Keep track of any and all side effects your child has after receiving this vaccine. When the child receives a booster dose, you will need to tell the doctor if the previous shots caused any side effects.

Becoming infected with haemophilus B or hepatitis A is much more dangerous to your child's health than receiving the vaccine to protect against these diseases. Like any medicine, this vaccine can cause side effects, but the risk of serious side effects is extremely low.

Get emergency medical help if your child has any of these signs of an allergic reaction: hives; difficulty breathing; swelling of your face, lips, tongue, or throat.

Call your doctor at once if the child has any of these serious side effects:

  • extreme drowsiness, fainting;
  • fussiness, irritability, crying for an hour or longer;
  • seizure (black-out or convulsions); or
  • high fever.

Less serious side effects include:

  • redness, pain, tenderness, swelling, or a hard lump where the shot was given;
  • diarrhea, loss of appetite, mild vomiting;
  • mild fussiness or crying;
  • joint pain, body aches; or
  • mild fever.

This is not a complete list of side effects and others may occur. Tell your doctor about any unusual or bothersome side effect. You may report side effects to FDA at 1-800-FDA-1088.

What is the most important information I should know about this vaccine (Comvax)?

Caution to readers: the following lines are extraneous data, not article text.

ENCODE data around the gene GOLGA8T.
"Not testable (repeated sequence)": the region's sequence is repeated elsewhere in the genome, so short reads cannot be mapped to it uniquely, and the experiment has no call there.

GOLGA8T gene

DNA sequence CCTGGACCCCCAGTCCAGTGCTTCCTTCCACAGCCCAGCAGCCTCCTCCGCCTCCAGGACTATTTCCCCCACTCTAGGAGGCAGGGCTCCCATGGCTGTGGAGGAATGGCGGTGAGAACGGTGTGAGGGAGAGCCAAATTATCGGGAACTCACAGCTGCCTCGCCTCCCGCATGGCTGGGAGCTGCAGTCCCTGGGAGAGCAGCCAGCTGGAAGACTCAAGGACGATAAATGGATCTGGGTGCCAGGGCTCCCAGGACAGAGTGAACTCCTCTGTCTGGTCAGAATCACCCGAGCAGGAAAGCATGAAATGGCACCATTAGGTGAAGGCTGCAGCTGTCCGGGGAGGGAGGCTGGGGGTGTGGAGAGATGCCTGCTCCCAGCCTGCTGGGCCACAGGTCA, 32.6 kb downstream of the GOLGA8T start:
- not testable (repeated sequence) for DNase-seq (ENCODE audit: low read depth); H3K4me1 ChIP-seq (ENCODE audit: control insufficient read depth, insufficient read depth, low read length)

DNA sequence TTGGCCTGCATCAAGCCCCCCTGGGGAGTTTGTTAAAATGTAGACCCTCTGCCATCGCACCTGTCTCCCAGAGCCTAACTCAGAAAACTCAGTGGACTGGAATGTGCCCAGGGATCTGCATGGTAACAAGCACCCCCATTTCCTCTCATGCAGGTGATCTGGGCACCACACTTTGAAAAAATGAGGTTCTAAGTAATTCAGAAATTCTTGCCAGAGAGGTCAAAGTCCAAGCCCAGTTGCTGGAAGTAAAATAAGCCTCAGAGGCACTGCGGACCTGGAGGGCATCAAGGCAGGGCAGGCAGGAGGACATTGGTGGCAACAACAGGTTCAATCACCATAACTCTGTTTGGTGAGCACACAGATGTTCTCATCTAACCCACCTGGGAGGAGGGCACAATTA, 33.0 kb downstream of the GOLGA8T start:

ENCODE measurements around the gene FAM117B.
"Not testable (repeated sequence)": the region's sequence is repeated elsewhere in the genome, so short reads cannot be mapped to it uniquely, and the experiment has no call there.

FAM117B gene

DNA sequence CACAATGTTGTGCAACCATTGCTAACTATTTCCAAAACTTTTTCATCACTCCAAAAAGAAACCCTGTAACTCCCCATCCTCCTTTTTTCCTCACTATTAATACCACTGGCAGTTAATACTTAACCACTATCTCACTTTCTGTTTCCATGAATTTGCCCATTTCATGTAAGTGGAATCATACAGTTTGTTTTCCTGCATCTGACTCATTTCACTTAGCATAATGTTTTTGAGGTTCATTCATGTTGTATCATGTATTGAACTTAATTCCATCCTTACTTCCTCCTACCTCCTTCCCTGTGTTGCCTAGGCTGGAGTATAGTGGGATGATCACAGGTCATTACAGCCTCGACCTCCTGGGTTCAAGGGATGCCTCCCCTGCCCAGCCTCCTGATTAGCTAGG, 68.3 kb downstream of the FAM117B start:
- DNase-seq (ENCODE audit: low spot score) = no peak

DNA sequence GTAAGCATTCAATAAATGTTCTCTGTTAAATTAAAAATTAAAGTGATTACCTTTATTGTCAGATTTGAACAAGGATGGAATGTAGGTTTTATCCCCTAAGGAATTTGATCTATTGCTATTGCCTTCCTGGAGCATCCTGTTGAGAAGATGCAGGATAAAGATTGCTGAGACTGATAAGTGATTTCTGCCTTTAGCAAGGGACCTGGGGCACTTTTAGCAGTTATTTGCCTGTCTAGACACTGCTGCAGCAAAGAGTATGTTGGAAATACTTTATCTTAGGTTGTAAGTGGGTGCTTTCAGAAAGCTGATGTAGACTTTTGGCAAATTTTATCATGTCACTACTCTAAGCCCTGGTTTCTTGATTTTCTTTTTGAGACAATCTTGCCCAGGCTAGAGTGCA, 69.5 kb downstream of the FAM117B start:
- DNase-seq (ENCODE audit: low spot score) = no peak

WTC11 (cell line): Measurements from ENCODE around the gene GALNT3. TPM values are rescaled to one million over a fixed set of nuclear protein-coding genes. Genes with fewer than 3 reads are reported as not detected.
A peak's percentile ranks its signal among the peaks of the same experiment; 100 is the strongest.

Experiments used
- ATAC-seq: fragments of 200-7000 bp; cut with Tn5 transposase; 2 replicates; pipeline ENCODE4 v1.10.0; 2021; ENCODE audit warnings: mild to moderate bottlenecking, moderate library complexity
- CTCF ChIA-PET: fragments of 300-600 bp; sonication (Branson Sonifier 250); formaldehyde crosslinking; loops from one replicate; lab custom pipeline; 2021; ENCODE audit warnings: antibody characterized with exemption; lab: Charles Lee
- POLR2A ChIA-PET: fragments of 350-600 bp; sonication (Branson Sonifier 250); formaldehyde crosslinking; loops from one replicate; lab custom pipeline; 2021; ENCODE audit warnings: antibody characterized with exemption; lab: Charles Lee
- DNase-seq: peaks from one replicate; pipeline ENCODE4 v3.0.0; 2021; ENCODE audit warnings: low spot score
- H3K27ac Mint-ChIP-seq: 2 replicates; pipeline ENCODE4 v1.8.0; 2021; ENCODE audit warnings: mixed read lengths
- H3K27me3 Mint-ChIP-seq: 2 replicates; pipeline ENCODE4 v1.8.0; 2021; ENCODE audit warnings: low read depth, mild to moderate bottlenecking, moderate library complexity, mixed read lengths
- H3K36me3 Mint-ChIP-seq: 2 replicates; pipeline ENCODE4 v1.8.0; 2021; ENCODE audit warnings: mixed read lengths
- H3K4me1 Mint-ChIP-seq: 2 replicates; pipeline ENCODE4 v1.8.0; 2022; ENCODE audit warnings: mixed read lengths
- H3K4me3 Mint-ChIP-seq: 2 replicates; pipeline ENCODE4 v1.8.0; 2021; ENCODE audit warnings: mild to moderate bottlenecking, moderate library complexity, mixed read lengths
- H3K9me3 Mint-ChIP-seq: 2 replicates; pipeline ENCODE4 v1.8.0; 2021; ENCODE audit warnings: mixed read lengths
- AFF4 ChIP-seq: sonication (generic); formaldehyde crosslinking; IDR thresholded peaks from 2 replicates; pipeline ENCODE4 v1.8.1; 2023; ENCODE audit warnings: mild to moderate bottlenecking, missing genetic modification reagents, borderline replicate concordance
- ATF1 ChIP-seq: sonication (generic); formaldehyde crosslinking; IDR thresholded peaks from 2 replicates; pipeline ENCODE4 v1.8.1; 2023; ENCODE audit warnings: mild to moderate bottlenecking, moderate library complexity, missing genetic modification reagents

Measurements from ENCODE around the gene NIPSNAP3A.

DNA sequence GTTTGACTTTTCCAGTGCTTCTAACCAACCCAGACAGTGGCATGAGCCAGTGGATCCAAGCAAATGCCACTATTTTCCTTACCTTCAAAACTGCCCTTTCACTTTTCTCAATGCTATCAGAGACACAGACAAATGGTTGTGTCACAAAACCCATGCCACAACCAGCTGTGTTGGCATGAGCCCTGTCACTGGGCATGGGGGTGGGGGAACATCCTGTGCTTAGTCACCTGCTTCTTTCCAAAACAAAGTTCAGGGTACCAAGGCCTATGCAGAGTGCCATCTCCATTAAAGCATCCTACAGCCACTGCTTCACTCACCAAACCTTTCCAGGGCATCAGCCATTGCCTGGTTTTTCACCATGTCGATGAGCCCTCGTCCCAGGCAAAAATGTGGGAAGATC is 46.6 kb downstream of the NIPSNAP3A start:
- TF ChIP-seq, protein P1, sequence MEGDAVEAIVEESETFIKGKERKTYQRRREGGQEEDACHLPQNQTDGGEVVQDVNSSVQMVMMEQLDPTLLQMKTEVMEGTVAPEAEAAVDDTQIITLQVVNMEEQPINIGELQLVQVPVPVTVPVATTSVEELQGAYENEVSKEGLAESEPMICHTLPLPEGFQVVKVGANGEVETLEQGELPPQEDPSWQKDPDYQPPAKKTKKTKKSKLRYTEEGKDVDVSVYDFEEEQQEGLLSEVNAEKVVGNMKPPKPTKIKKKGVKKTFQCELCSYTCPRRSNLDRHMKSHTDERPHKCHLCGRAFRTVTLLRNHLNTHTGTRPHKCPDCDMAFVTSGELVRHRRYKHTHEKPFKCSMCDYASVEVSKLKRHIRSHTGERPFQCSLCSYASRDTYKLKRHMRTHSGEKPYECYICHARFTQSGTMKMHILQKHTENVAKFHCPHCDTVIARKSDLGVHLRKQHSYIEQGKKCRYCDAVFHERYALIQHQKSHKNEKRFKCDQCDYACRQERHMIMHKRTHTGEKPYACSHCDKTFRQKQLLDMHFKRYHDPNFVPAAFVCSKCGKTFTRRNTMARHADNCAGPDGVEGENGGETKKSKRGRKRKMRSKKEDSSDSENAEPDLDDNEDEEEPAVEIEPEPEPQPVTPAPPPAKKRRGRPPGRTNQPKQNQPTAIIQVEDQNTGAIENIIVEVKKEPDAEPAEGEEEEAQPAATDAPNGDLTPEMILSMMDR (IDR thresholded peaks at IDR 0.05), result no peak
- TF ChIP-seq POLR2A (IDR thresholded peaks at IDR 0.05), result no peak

The haemophilus B and hepatitis B vaccine is given in a series of shots. The first shot is usually given when the child is 2 months old. Booster shots may be given at 4 months and 12 to 15 month of age. Your child's individual booster schedule may be different from these guidelines. Follow your doctor's instructions or the schedule recommended by the health department of the state you live in.

Be sure your child receives all recommended doses of this vaccine. If your child does not receive the full series of vaccines, he or she may not be fully protected against the disease.

Your child can still receive a vaccine if he or she has a cold or fever. In the case of a more severe illness with a fever or any type of infection, wait until the child gets better before receiving this vaccine.

Your child should not receive a booster vaccine if he or she had a life-threatening allergic reaction after the first shot.

Keep track of any and all side effects your child has after receiving this vaccine. When the child receives a booster dose, you will need to tell the doctor if the previous shots caused any side effects.

Becoming infected with haemophilus B or hepatitis A is much more dangerous to your child's health than receiving the vaccine to protect against these diseases. Like any medicine, this vaccine can cause side effects, but the risk of serious side effects is extremely low.